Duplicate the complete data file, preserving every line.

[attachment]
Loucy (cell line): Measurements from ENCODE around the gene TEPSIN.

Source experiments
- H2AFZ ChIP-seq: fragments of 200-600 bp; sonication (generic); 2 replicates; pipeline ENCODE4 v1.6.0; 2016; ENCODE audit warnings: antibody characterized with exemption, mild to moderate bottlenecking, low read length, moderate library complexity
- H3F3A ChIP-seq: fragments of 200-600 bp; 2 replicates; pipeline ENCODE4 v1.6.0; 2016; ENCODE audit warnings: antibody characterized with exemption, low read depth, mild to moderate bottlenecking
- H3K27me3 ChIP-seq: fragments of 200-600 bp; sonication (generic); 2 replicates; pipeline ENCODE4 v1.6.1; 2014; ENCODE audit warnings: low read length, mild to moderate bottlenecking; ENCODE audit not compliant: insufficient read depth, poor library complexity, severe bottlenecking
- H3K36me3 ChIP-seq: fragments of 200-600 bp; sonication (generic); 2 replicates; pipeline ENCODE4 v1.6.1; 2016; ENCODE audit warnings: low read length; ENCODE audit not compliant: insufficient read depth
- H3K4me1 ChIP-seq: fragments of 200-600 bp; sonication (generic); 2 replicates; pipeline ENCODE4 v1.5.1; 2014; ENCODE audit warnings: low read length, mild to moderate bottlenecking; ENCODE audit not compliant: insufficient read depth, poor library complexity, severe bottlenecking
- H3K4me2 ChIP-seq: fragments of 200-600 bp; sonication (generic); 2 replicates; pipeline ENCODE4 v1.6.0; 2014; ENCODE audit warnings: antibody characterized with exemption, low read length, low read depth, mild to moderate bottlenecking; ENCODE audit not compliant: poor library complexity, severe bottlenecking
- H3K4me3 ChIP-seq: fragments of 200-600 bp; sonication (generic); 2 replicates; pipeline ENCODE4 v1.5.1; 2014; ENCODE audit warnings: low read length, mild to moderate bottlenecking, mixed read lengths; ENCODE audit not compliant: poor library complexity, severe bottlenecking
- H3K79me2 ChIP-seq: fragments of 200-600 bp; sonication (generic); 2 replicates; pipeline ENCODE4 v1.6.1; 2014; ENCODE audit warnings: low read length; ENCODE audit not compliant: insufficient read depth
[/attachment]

Loucy (cell line): Measurements from ENCODE around the gene TEPSIN.

Source experiments
- H2AFZ ChIP-seq: fragments of 200-600 bp; sonication (generic); 2 replicates; pipeline ENCODE4 v1.6.0; 2016; ENCODE audit warnings: antibody characterized with exemption, mild to moderate bottlenecking, low read length, moderate library complexity
- H3F3A ChIP-seq: fragments of 200-600 bp; 2 replicates; pipeline ENCODE4 v1.6.0; 2016; ENCODE audit warnings: antibody characterized with exemption, low read depth, mild to moderate bottlenecking
- H3K27me3 ChIP-seq: fragments of 200-600 bp; sonication (generic); 2 replicates; pipeline ENCODE4 v1.6.1; 2014; ENCODE audit warnings: low read length, mild to moderate bottlenecking; ENCODE audit not compliant: insufficient read depth, poor library complexity, severe bottlenecking
- H3K36me3 ChIP-seq: fragments of 200-600 bp; sonication (generic); 2 replicates; pipeline ENCODE4 v1.6.1; 2016; ENCODE audit warnings: low read length; ENCODE audit not compliant: insufficient read depth
- H3K4me1 ChIP-seq: fragments of 200-600 bp; sonication (generic); 2 replicates; pipeline ENCODE4 v1.5.1; 2014; ENCODE audit warnings: low read length, mild to moderate bottlenecking; ENCODE audit not compliant: insufficient read depth, poor library complexity, severe bottlenecking
- H3K4me2 ChIP-seq: fragments of 200-600 bp; sonication (generic); 2 replicates; pipeline ENCODE4 v1.6.0; 2014; ENCODE audit warnings: antibody characterized with exemption, low read length, low read depth, mild to moderate bottlenecking; ENCODE audit not compliant: poor library complexity, severe bottlenecking
- H3K4me3 ChIP-seq: fragments of 200-600 bp; sonication (generic); 2 replicates; pipeline ENCODE4 v1.5.1; 2014; ENCODE audit warnings: low read length, mild to moderate bottlenecking, mixed read lengths; ENCODE audit not compliant: poor library complexity, severe bottlenecking
- H3K79me2 ChIP-seq: fragments of 200-600 bp; sonication (generic); 2 replicates; pipeline ENCODE4 v1.6.1; 2014; ENCODE audit warnings: low read length; ENCODE audit not compliant: insufficient read depth